Think you know all about P.T. Barnum, newspaper editor, progressive mayor and hospital founder? Though a legend for his hoaxes and his circus, Phineas Taylor Barnum had a serious side. For example, he lost money to bad investments in the 1850s. But he recouped his losses by traveling on a circuit as a temperance speaker.
Here, then, are 14 other facts about the great showman you may not know.
1. P.T. Barnum never said, “There’s a sucker born every minute.” He did, however, say, “Every crowd has a silver lining.” He also said, “Nobody ever lost a dollar by underestimating the taste of the American public.”
2. P.T. Barnum served a one-year term as a progressive mayor of Bridgeport, Conn., in 1875. He fought for a clean water supply, gaslight in the streets and a crackdown on vice and prostitution. Today the Barnum Museum still informs and entertains visitors in Bridgeport.
3. He served as the first president of Bridgeport Hospital, having helped found it in 1878.
4. Growing up in Bethel, Conn., Barnum was so poor he had to borrow a pair of shoes to attend his father’s funeral.
5. There really was a Grizzly Adams, and he performed with Barnum’s show in New York City.
6. P.T. Barnum was buried in a cemetery he designed – Mountain Grove Cemetery in Bridgeport – after dying on April 7, 1890, following a stroke.
Real Estate Developer
7. He worked for many years as a real estate developer . P.T. Barnum built East Bridgeport, offering an innovative financing scheme that allowed working-class families to buy their own homes. If they put 20 percent down and paid back the rest at 6 percent interest, they would then own the property outright once they settled the debt.
8. He developed one of the first waterfront parks, Seaside Park in Bridgeport, donating land for it and persuading others to donate land as well.
9. He contributed heavily to the founding of Tufts University in Medford, Mass. Barnum served on the board of trustees before its founding, and donated $50,000 to build the Barnum Museum of Natural History. The museum, built in 1884, housed his collection of animal specimens and the stuffed hide of Jumbo the elephant. Today Tufts has a mascot named Jumbo.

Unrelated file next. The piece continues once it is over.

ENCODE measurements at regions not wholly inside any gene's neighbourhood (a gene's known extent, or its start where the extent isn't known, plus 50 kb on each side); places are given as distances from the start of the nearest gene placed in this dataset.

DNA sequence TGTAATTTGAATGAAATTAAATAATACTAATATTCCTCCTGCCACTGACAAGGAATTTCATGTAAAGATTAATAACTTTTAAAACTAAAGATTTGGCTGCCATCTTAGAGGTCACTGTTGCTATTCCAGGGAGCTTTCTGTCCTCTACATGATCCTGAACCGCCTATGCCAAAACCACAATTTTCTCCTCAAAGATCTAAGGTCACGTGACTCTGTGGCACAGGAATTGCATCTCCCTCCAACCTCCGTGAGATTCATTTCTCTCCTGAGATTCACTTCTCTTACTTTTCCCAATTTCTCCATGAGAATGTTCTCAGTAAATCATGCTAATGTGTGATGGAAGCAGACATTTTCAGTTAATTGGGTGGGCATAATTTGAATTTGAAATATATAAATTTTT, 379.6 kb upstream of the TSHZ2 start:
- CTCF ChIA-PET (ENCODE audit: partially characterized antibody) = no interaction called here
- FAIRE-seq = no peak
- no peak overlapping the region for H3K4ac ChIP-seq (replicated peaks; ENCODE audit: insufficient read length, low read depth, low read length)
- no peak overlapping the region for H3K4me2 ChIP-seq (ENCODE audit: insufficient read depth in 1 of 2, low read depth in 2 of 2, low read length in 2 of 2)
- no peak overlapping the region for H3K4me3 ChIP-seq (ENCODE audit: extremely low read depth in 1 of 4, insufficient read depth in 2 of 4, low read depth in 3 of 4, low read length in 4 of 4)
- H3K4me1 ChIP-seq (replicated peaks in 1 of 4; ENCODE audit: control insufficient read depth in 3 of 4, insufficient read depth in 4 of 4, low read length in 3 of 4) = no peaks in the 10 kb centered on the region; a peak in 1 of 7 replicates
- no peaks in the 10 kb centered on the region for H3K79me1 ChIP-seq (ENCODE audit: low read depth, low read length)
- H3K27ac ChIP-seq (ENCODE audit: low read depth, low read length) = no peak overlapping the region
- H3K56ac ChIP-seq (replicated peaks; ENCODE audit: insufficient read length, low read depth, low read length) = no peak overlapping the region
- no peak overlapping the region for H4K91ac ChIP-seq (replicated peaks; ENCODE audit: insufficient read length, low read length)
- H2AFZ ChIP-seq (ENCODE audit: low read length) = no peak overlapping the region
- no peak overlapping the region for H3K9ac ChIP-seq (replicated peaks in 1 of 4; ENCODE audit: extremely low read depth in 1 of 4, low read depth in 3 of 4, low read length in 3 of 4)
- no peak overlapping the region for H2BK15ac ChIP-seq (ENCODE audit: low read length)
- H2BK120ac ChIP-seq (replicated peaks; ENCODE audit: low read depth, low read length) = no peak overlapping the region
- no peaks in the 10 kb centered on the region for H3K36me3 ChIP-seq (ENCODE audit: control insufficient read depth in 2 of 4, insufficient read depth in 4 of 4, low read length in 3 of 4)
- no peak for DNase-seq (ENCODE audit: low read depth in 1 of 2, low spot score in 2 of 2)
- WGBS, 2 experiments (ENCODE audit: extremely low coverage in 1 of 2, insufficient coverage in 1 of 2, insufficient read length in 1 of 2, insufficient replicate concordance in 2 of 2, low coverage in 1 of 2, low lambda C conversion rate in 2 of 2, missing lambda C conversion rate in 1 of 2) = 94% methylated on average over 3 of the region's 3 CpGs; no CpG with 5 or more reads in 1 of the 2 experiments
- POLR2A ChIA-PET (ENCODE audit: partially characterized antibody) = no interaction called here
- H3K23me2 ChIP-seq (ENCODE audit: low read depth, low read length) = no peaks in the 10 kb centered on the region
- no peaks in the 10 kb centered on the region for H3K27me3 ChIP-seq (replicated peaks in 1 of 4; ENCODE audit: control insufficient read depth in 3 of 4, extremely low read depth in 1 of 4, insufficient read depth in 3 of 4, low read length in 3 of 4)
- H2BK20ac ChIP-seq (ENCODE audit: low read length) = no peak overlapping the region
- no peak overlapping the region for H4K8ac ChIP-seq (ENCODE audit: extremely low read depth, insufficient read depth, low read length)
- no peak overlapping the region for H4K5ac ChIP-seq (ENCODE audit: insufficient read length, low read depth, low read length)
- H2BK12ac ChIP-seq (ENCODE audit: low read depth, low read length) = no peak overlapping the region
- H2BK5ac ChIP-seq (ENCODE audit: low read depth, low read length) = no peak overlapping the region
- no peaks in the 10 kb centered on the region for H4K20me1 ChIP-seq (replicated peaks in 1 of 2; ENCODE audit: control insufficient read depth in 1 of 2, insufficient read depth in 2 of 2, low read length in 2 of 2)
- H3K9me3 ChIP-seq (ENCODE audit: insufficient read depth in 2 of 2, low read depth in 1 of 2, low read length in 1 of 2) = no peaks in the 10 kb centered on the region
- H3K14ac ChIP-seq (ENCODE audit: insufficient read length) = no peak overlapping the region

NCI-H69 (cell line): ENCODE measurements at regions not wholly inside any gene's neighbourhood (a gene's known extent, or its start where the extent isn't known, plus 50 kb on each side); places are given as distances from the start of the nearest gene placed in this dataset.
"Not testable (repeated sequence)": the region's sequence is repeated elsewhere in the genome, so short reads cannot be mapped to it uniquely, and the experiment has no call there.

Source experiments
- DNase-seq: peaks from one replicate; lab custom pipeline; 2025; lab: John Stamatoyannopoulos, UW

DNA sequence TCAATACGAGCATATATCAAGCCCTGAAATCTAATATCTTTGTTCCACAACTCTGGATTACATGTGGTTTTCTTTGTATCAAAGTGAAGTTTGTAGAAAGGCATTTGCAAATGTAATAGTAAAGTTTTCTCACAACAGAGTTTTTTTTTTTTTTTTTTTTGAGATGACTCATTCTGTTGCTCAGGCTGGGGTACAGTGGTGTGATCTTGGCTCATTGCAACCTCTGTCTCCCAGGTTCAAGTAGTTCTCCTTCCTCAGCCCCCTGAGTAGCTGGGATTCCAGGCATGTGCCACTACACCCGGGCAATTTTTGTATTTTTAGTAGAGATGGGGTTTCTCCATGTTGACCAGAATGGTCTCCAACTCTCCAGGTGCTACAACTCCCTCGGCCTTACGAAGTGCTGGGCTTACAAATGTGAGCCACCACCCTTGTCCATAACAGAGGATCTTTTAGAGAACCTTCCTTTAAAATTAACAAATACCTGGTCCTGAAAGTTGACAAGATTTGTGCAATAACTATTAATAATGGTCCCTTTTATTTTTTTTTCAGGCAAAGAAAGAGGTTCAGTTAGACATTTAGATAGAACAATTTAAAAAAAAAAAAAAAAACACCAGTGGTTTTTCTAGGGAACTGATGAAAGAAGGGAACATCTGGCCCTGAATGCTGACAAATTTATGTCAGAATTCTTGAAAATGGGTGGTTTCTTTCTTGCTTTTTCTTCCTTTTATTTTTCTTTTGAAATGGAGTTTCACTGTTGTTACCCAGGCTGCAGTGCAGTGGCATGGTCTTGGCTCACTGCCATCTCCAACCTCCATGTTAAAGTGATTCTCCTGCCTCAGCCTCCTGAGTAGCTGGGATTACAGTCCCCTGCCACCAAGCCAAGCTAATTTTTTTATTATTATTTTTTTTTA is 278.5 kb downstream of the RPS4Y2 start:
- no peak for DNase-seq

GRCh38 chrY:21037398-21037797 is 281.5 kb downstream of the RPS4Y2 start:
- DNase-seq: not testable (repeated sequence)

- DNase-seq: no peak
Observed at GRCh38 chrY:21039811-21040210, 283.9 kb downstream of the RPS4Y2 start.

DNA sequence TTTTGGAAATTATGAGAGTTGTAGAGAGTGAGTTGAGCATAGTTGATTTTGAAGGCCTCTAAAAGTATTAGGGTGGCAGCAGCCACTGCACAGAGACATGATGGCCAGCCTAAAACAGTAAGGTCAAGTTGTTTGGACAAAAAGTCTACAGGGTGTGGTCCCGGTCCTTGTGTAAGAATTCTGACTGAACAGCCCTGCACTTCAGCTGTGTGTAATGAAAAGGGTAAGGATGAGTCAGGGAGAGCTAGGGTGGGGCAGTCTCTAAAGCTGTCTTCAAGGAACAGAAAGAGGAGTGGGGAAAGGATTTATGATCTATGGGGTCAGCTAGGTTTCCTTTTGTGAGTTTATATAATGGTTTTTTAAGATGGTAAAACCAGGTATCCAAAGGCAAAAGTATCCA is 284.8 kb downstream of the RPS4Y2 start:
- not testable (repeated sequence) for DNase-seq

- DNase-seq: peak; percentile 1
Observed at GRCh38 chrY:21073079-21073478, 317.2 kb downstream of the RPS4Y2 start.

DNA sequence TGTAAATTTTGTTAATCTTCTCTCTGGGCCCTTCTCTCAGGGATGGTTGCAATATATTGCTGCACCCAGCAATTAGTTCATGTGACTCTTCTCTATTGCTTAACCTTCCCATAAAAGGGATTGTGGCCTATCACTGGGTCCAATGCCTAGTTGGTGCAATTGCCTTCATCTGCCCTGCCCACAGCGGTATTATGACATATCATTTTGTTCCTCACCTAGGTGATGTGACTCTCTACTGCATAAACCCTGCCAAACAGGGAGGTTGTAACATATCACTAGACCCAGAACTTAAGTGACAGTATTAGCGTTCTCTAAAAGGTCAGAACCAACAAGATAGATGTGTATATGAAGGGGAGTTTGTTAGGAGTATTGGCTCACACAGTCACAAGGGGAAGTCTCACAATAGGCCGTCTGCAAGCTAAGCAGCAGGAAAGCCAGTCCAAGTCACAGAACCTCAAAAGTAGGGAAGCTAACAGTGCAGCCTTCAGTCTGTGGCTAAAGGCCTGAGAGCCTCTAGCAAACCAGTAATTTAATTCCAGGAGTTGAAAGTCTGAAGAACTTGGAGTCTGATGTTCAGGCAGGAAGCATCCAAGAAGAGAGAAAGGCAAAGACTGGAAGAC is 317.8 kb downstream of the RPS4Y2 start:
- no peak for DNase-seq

10. P.T. Barnum started a newspaper in Danbury, Conn., in 1831 called The Herald of Freedom, which fought bigotry and fanaticism. He was arrested for libel three times and sent to jail for 60 days after accusing a Bethel deacon of “taking usury of an orphan boy.”
12. P.T. Barnum served two terms as a state representative from Fairfield, Conn. While serving in office he spoke in favor of ratifying the 13th Amendment to the Constitution. He said, “A human soul, ‘that God has created and Christ died for,’ is not to be trifled with. It may tenant the body of a Chinaman, a Turk, an Arab or a Hottentot – it is still an immortal spirit.” He also ran for Congress against his third cousin, William Henry ‘Seven Mule’ Barnum, who defeated him using dirty political tricks.
13. Though he spent much of his career as a showman, he only started ‘The Greatest Show on Earth’ late in life, at 61 years old.
14. At the end of the 19th century, publishers printed more copies of his autobiography, The Life of P.T. Barnum, in North America than any other book, other than the New Testament.
We owe much to Only in Bridgeport, by Lennie Grimaldi, for much of the information in this list. This story was updated in 2020. If you enjoyed this story about P.T. Barnum, you may be interested in reading about his grandson, who threw the greatest bachelor party on earth, here.